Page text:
Wednesday, September 28, 2016

Election Performance Index: a thorough analysis of the North American electoral system

As Election Day draws nearer, poll-related studies continue to be conducted, throwing further light on the current state of American elections and the developments it had undergone.

Recently, the PewTrust Research Center published the Election Performance Index (EPI), a comprehensive evaluation of the electoral system in all of the nation’s 50 states – including the District of Columbia. The study took into account 17 key indicators.

The EPI covers the 2008, 2010, 2012 and 2014 elections, measuring variables related to the problems faced by voters with disabilities, the availability of an online register, the voting of military personnel deployed abroad, voter turnout and the number of voters registered.  

These indicators reflect how several states have managed to improve their performance during elections, particularly when it comes to online registration and waiting times to vote.  

-          Online registration: Since 2008 there has been a steady increase of the number of states that offer this option to voters. This year, only two states (Washington and Arizona) opted for this technology upgrade. Today, over 20 states offer an online solution for voter registration and the update of their data.  

-          Voters with disabilities: During the past 4 elections, the District of Columbia, Mississippi and Alabama polled over 20% in the EPI when it came to voters who were unable to vote due to an illness or disability, due to the lack of proper conditions at the polling places and of solutions offered by the voting system.  

-          Voter turnout: The EPI reflects two important changes. On the one hand, during the 2008 and 2012 general elections, voter turnout did not surpass 80%, while for the midterm elections of 2010 and 2014 this index dropped to a mere 58%.  

These indicators, in addition to others in the study, show how states can continue to develop their electoral systems to offer voters more accessibility, transparency and security. These variables could be improved by the use of technology, leading to a stronger democracy. 

Monday, September 12, 2016

Democracy Day: Developing countries use technology to empower their citizens

Developing countries are now beginning to realize the power of technology in helping them deliver services more efficiently and provide their citizens with the tools needed for them to get involved in government initiatives more – especially in elections.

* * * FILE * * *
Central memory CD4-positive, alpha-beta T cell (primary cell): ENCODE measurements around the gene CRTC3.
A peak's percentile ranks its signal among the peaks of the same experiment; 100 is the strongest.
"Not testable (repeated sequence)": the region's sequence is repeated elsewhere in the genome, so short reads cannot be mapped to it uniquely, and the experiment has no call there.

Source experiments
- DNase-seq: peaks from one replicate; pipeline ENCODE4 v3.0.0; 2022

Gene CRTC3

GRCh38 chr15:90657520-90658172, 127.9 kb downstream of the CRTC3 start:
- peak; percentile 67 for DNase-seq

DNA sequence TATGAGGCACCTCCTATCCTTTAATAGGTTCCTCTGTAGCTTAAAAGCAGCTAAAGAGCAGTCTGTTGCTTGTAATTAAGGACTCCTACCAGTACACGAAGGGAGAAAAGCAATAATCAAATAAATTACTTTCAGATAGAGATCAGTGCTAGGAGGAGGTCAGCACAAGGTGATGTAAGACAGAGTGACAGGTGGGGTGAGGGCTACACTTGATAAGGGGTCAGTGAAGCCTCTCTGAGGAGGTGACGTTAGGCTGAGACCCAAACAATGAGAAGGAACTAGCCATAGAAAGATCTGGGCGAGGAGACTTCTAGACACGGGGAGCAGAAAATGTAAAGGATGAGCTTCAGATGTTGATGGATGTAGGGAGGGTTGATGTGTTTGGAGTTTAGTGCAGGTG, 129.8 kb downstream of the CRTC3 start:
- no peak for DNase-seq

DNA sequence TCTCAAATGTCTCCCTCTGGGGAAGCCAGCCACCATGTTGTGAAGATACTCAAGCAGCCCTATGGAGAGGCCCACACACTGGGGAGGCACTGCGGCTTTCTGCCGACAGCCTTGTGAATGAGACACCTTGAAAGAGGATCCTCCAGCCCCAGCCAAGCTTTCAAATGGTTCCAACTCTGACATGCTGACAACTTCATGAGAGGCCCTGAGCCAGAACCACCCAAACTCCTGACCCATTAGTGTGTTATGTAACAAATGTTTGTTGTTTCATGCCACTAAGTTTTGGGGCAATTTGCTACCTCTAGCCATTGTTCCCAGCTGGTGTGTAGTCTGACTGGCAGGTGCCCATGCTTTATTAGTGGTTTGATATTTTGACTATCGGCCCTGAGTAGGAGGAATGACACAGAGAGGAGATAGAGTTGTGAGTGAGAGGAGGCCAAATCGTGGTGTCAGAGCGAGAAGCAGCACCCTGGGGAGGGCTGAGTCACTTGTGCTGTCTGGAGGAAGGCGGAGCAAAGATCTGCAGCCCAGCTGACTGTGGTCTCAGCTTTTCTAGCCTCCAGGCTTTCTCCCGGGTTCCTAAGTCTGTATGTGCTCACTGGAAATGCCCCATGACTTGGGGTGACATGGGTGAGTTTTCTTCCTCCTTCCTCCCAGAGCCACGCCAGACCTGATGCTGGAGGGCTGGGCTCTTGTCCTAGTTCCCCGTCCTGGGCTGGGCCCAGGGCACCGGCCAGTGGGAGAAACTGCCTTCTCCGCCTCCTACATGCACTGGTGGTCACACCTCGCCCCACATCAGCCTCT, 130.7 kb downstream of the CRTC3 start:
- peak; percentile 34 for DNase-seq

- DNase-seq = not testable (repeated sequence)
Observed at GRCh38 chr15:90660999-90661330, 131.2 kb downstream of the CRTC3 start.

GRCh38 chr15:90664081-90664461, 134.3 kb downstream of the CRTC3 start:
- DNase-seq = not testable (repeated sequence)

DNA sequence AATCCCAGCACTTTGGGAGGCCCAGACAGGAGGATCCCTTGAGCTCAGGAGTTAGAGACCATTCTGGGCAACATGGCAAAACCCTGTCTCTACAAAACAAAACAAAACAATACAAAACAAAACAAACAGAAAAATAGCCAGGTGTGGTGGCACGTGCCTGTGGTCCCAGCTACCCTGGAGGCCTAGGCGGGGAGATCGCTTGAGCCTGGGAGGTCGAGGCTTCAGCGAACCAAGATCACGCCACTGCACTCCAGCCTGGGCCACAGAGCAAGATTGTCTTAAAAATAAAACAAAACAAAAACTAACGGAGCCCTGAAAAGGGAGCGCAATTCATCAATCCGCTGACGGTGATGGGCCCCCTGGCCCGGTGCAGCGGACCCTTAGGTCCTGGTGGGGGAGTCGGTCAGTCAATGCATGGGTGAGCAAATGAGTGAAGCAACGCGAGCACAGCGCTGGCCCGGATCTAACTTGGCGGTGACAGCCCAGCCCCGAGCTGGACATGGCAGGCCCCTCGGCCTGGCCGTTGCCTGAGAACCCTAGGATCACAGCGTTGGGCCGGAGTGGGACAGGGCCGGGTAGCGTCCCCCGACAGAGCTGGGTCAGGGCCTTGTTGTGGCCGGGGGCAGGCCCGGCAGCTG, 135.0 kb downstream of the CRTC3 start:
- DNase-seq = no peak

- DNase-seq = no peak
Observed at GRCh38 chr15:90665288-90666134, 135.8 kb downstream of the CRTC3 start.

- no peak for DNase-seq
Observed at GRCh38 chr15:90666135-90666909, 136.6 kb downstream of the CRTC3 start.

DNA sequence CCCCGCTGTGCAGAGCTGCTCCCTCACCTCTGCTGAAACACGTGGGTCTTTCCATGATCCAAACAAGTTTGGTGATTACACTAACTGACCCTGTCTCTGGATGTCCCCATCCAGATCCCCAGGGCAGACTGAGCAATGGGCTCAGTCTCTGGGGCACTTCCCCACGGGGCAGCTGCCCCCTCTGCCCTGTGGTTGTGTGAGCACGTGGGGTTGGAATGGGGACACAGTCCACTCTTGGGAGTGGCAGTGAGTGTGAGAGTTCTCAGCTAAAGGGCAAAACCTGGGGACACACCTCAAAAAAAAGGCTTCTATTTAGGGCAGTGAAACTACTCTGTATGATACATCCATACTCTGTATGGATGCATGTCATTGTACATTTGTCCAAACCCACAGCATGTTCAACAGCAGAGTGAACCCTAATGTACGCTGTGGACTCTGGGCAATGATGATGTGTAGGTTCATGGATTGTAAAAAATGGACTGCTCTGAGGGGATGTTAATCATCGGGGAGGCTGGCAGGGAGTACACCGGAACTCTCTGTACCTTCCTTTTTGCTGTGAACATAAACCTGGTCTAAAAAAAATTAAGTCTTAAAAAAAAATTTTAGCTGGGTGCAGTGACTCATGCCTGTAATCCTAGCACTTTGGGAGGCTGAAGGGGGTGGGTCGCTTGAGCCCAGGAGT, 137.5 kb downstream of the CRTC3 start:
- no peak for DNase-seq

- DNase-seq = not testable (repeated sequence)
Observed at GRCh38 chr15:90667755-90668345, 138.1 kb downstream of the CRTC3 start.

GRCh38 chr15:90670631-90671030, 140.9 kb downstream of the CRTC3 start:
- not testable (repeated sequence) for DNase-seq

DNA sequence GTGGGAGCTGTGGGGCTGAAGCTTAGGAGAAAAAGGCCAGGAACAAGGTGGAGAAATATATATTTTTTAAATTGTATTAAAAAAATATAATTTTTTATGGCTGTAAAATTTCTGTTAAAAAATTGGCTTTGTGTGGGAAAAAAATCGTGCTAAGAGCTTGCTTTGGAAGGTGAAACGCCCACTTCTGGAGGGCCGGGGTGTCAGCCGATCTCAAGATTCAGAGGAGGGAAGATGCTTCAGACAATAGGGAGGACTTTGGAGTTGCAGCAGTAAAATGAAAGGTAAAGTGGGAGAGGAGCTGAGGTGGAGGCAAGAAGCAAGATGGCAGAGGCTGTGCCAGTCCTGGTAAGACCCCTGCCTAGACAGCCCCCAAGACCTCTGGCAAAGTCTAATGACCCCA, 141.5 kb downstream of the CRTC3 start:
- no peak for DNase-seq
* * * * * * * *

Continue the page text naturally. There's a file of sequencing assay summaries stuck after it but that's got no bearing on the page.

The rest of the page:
Asia and Africa are blazing the trail in this trend.  In the past ten years, countries such as India, Kenya, Uganda and Zimbabwe have rolled out innovations to improve the transparency, security, precision and reliability of their elections, positively impacting their democracies by committing to the objectives of the 2030 Agenda, the theme for Democracy Day 2016.

In India, the authorities have focused on a plan to improve their education system through e-government, guaranteeing better management and attention to the students in the country’s schools.
On the other hand, Prime Minister Narendra Modi invited startups and investors to join the efforts to develop automated voting machines that meet international security standards (such as printed voting vouchers), adding mechanisms that make voting easier and more accessible.

Governments in Africa have shown an approach focused on technology that modernizes electoral registries and makes voter authentication more effective.  Uganda successfully tried out a biometric system that was deployed at the polling centres, considerably reducing the possibilities of fraud.

The Zimbabwe Electoral Commission is analyzing the implementation of biometrics for the 2018 elections, in order to improve the electoral system by making it more inclusive and reliable.